Is this the sound of the universe? 

How strange is it that I can see it? Indeed, it is not possible to ‘see’ a sound, though sounds can stir memories and conjure up images in ones mind. But is it possible to ‘see’ them in a real sense? Perhaps not.

Then what is this I see- that fixed, glowing line shooting up into the galaxy? Crossing planets of inextricable proportions, travelling through dimensions not yet discovered? It is pure light, of stubborn nature, determined to cut its way through vortexes and black holes, temperatures of unimaginable ferocity, and distortions of unaccountable definition.

Indeed, this sound is resilient. It is not part of its nature to do such things; yet, it perseveres to reach its destination.

Indeed, it will not stop till it dies.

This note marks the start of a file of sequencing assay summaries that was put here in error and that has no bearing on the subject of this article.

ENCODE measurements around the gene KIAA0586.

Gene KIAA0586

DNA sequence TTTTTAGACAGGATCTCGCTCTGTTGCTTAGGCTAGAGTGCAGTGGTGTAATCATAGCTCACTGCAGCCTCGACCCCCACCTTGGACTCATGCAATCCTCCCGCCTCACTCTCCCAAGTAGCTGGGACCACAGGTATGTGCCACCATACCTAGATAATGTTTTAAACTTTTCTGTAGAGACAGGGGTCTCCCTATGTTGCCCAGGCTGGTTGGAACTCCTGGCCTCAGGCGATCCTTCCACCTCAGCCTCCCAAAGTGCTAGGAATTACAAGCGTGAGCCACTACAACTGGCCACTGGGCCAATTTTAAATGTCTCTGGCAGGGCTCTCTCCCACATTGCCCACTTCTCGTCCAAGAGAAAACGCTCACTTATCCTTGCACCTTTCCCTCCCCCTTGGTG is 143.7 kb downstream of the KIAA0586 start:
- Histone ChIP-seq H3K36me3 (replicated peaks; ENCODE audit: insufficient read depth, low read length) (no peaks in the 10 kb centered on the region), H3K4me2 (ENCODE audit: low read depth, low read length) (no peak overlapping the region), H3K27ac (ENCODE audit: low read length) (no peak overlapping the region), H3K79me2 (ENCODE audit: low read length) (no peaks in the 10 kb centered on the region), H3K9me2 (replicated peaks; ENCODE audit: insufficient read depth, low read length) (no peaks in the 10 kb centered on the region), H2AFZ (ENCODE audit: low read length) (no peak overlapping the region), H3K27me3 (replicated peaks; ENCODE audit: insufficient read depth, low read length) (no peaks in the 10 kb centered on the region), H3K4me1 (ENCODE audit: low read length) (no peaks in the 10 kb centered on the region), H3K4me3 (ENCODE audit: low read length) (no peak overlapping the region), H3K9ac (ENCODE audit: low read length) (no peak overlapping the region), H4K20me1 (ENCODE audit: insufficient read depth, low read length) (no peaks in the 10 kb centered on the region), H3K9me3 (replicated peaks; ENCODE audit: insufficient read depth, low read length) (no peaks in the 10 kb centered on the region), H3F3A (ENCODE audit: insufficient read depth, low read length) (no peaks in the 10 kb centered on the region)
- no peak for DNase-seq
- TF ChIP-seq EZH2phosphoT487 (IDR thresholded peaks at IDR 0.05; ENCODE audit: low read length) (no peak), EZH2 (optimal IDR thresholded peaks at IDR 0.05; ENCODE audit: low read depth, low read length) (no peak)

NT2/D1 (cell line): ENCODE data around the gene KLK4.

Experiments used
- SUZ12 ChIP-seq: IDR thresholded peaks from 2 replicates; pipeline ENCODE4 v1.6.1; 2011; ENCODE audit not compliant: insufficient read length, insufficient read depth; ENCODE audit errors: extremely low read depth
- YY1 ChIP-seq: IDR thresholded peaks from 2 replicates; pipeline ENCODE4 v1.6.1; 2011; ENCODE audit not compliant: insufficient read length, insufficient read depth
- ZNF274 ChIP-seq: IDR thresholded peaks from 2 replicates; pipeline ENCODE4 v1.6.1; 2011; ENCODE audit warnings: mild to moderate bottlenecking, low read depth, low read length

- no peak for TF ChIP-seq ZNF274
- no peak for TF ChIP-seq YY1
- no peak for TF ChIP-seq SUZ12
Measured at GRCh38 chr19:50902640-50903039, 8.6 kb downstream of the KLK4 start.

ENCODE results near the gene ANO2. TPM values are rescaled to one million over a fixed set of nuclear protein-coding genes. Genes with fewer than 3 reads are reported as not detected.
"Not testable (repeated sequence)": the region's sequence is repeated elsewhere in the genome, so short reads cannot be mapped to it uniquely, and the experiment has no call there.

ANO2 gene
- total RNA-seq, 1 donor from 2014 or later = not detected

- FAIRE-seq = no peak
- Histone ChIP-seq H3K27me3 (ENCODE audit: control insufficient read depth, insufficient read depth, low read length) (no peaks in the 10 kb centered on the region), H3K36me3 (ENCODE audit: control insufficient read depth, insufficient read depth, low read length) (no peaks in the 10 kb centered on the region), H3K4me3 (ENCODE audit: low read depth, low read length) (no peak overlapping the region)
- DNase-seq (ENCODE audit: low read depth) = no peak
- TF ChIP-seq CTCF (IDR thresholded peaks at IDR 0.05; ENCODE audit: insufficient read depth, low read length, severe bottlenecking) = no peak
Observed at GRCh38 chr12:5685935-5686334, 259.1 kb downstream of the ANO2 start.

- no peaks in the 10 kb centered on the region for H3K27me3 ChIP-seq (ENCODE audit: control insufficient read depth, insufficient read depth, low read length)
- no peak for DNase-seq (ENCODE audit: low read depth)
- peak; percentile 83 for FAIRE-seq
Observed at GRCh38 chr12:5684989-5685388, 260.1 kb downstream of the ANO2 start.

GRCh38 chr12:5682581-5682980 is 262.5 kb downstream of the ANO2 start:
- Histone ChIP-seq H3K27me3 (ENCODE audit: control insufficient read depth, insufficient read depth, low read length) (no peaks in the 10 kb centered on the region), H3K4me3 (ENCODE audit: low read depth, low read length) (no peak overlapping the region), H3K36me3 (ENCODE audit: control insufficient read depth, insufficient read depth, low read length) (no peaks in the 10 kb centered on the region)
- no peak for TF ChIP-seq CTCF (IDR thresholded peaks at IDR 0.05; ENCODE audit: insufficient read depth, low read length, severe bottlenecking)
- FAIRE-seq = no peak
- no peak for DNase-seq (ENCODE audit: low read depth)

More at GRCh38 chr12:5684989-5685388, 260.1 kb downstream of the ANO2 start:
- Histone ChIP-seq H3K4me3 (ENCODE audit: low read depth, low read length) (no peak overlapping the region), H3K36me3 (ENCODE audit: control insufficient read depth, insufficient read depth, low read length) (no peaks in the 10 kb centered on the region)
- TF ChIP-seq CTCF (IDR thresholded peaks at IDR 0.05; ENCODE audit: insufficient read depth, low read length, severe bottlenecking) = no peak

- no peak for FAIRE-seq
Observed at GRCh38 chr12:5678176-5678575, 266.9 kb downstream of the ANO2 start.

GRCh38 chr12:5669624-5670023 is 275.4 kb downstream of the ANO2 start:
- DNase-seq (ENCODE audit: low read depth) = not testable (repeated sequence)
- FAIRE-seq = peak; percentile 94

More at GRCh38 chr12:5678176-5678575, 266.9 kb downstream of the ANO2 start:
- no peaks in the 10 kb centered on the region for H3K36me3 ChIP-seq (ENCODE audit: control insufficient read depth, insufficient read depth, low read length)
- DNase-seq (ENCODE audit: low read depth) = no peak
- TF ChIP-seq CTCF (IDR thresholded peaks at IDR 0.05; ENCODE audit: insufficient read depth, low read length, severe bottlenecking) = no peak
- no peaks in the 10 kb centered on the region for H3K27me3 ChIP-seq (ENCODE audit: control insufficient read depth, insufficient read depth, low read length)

Unsolicited Ramblings

I throw caution to the wind as I let my hair loose and see the blue ribbon flap against the sky. Outstretched, in linear rows are blooming flowers of white azaleas and daisies planted in the fall, now ready to give off their fragrance and die. Two paces ahead, I see children playing hide-and-seek, and as the older brown-haired boy lifts his arm up to keep the toy out of reach of the younger child, a gust of wind blows it out of his hand into the fallen leaves on the bench in the corner. As the scrambling ant traces its way back to its home over the bumpy toy, it gets lost in circular motion on the tyre, going on and on, completing cycles, in a futile attempt to move forward and reach its destination. The morsel it carries falls, and as I bend forward to pick up the blue ribbon that has flown away from my hand, the spaces I have traversed flash before my eyes in kaleidoscopic fashion; red and green dots dance to and fro, zooming in, zooming out, borrowing colours and discarding them, till my vision sharpens into the expanse of land that lies before me; first lush, now bare.